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Klobuchar knocks Bloomberg late 2020 entry: 'We have strong candidates'
By REBECCA KLAR
 
Sen. Amy Klobuchar (D-Minn.), a Democratic presidential candidate, knocked former New York City Mayor Michael BloombergMichael BloombergBiden's domestic and global challenges on COVID vaccinations Press: Even Jeff Bezos should pay income taxes What the Democrats should be doing to reach true bipartisanship MORE's late entry into the 2020 race.
Read the full story here
 
 
Bloomberg pollster: Candidate's campaign will focus on climate change, guns, education and income inequality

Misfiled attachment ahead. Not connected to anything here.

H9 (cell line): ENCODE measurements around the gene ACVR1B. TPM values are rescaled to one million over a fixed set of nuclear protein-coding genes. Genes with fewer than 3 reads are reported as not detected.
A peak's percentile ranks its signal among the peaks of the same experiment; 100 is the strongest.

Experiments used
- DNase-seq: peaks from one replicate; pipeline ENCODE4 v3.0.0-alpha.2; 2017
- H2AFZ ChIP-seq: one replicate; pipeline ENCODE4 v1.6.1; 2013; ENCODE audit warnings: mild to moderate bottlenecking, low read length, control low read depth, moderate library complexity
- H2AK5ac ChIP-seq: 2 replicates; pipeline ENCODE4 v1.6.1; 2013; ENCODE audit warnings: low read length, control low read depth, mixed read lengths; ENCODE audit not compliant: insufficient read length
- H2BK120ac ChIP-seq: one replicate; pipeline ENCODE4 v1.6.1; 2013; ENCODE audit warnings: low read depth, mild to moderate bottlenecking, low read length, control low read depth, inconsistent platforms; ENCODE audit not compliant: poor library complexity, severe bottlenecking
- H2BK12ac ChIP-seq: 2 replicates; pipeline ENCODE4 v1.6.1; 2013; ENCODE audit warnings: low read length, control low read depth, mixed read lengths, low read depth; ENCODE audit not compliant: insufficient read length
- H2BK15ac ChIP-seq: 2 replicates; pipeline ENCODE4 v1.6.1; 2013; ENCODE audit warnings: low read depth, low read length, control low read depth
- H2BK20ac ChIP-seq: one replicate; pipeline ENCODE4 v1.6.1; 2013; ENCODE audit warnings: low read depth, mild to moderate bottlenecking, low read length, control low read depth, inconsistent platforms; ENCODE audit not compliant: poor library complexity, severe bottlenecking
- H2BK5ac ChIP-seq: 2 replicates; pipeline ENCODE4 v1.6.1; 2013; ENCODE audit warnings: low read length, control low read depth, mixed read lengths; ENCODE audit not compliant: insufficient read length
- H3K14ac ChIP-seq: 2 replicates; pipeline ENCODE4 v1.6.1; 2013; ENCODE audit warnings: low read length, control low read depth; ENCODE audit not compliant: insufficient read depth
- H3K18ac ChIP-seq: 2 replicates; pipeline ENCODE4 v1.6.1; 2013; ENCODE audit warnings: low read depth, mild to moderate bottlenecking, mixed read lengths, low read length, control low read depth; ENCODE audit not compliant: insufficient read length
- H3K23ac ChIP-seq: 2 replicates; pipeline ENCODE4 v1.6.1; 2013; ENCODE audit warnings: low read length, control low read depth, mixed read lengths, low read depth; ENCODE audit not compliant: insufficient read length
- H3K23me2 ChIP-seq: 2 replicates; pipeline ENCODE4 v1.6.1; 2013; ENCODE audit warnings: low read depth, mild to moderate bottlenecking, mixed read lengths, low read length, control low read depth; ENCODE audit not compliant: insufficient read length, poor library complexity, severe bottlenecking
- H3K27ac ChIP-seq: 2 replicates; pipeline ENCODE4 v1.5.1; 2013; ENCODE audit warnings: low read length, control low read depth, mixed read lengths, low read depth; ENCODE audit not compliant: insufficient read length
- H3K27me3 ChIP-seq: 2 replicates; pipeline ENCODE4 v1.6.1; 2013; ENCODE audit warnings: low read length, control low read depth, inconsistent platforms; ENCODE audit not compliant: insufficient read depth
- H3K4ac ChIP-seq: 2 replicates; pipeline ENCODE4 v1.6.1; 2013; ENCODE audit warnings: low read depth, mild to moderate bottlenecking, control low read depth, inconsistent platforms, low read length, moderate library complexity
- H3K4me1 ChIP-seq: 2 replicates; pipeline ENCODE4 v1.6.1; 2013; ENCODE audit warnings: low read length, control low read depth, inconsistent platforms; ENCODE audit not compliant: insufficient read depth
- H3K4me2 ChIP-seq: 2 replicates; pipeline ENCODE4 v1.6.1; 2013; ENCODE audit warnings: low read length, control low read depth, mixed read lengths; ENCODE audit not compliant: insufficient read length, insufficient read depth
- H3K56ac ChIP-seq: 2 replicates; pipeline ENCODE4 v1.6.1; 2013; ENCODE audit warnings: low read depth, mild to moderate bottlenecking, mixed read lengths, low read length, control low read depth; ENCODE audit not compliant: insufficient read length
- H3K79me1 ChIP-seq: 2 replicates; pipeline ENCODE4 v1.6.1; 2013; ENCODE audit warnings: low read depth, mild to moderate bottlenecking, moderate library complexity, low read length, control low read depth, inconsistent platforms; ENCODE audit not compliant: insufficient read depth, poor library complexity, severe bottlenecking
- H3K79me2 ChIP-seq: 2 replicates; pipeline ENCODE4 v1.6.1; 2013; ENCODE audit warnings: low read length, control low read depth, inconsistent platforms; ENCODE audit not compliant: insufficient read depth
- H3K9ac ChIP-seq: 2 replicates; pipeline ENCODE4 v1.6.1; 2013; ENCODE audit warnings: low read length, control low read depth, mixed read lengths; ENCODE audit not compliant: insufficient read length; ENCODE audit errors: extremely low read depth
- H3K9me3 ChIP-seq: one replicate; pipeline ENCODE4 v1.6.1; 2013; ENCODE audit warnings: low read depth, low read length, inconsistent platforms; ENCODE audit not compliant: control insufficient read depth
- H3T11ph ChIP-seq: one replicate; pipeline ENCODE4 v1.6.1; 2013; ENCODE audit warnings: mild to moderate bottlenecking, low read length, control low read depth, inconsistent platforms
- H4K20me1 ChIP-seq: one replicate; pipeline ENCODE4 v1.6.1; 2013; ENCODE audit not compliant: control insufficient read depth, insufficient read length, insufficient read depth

By MARTY JOHNSON
 
“He’s focused on climate, given his role as the special representative of the [U.N.] Secretary General on Climate," pollster Doug SchoenDouglas SchoenWinners and losers in the mini-war between Israel and Hamas Sunday shows - Focus shifts to Judiciary impeachment hearing Bloomberg pollster: Candidate's campaign will focus on climate change, guns, education and income inequality MORE said.
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Booker: 'If you want me in this race, then I need help'
By  ZACK BUDRYK  
 
Sen. Cory BookerCory BookerCongress must act to correct flaws in the First Step Act Democrats introduce resolution apologizing to LGBT community for government discrimination Zombie Tax punishes farmers to fill DC coffers MORE (D-N.J.), a 2020 presidential hopeful, on Sunday appealed to his supporters to help him stay in the race, stressing his strengths as a general election candidate.